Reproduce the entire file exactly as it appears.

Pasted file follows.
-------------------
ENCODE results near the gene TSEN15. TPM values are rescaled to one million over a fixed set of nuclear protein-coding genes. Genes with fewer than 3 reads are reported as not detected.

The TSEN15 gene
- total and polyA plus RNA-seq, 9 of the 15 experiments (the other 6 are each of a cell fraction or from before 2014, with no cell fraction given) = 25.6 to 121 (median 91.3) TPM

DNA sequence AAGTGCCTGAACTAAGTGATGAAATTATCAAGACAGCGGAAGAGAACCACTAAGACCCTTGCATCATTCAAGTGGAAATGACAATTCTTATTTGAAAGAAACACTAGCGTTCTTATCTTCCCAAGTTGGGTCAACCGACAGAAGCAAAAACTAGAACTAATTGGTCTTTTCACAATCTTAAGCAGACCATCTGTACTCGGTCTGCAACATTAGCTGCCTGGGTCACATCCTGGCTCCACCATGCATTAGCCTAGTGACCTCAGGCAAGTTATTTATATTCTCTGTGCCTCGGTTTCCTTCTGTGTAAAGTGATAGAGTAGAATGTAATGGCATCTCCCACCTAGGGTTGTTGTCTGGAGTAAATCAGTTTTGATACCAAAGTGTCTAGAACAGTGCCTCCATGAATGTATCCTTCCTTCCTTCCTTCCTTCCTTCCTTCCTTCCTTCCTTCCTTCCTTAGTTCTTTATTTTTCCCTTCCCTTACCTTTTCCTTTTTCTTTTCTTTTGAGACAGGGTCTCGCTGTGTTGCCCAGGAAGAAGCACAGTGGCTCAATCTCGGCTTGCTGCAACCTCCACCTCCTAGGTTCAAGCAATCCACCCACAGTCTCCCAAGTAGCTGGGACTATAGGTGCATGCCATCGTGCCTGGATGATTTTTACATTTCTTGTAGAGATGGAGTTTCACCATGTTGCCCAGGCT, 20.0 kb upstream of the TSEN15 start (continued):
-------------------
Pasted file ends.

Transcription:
ENCODE results near the gene TSEN15. TPM values are rescaled to one million over a fixed set of nuclear protein-coding genes. Genes with fewer than 3 reads are reported as not detected.

The TSEN15 gene
- total and polyA plus RNA-seq, 9 of the 15 experiments (the other 6 are each of a cell fraction or from before 2014, with no cell fraction given) = 25.6 to 121 (median 91.3) TPM

DNA sequence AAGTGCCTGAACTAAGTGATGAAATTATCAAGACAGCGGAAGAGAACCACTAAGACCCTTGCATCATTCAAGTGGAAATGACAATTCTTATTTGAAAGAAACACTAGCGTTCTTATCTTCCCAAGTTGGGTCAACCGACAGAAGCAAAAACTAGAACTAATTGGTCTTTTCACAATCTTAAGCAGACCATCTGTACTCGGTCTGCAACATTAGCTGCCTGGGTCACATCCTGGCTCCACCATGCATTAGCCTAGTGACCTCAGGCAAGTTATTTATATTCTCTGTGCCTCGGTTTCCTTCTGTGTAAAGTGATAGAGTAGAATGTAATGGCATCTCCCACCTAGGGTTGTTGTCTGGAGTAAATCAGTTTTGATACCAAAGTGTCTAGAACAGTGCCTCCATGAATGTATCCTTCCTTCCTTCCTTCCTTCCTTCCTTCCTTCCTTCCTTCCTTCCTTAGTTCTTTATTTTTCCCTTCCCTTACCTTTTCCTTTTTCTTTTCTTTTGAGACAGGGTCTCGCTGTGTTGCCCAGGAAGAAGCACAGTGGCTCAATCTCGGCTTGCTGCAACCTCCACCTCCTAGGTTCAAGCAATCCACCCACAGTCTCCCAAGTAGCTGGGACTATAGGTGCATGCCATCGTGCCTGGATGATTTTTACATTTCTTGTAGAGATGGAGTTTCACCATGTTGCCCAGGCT, 20.0 kb upstream of the TSEN15 start (continued):